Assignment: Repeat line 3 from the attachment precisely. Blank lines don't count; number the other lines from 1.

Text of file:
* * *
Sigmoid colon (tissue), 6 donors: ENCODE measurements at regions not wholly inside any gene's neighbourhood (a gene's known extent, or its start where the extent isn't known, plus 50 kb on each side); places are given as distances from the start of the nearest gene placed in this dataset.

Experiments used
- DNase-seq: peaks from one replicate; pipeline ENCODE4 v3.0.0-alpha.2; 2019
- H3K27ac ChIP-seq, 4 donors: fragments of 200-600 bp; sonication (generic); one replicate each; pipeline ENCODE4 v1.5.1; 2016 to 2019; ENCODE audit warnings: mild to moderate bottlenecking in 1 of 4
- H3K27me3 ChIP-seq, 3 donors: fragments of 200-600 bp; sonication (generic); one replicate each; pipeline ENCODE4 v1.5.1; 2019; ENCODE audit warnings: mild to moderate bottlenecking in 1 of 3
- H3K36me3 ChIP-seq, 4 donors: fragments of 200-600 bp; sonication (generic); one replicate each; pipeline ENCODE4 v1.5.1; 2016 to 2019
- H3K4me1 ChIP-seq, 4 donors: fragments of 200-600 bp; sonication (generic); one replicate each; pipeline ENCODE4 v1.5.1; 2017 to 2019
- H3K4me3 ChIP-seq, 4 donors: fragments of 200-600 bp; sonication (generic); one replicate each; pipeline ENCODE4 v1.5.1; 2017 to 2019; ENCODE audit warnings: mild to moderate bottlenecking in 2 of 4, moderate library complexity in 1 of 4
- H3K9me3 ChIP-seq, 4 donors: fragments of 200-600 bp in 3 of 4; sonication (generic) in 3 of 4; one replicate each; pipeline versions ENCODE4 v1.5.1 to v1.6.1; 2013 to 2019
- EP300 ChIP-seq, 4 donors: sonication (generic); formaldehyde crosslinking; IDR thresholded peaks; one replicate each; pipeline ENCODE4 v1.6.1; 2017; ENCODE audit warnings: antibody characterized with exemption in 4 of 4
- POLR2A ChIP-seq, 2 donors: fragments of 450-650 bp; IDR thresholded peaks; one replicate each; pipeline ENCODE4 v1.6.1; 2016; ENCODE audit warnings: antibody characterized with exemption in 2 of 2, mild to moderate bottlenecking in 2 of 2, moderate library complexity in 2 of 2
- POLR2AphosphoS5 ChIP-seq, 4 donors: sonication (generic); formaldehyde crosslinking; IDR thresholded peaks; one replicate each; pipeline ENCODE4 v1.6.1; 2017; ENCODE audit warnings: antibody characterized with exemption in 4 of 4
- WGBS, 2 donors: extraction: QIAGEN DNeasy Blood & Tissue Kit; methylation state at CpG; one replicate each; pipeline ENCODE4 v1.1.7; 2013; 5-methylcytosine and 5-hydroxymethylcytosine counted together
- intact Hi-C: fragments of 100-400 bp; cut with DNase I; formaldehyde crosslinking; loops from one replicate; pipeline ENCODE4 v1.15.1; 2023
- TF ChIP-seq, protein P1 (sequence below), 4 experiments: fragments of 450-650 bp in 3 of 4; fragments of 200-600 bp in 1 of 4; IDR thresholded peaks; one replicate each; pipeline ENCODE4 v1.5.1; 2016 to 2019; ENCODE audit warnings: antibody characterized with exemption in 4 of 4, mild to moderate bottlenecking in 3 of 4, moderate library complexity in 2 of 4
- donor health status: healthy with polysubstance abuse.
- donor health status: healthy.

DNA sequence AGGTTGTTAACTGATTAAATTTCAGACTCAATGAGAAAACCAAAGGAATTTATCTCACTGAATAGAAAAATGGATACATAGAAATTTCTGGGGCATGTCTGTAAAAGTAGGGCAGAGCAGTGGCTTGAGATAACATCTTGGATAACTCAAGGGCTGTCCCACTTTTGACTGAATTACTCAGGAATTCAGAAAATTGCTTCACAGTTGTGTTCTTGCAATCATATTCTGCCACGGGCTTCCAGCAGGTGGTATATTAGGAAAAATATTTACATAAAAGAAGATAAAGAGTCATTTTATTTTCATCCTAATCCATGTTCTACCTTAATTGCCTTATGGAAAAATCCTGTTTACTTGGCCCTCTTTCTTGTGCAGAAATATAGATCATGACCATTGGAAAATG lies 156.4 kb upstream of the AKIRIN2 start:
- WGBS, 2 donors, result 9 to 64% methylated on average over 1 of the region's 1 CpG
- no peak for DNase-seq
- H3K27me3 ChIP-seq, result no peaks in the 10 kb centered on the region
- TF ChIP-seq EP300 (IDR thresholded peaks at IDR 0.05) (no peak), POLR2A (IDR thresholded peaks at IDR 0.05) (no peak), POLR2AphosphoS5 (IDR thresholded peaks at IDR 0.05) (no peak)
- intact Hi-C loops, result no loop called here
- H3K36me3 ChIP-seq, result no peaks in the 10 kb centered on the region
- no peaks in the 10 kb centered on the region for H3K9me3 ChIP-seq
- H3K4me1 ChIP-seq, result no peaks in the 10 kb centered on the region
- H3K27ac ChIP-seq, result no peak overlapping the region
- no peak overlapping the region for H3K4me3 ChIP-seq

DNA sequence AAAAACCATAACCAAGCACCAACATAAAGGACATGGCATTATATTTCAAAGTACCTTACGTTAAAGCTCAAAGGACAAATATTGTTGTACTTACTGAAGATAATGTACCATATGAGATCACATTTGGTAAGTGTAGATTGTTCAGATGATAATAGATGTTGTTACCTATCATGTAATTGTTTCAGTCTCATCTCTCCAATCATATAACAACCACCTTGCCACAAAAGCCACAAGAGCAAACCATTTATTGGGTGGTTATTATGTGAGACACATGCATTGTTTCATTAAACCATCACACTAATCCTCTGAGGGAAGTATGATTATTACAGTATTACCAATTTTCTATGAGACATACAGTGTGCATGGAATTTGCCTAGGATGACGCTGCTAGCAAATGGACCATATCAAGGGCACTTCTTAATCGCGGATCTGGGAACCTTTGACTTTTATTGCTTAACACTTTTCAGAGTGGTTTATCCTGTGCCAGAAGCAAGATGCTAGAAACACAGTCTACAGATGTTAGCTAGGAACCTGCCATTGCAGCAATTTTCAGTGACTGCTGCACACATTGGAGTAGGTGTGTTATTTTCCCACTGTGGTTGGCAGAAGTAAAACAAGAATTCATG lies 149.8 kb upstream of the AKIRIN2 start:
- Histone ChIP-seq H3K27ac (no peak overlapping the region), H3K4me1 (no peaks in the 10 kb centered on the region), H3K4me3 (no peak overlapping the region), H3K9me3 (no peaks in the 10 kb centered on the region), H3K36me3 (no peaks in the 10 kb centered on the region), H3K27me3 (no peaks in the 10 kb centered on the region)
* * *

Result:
- DNase-seq: peaks from one replicate; pipeline ENCODE4 v3.0.0-alpha.2; 2019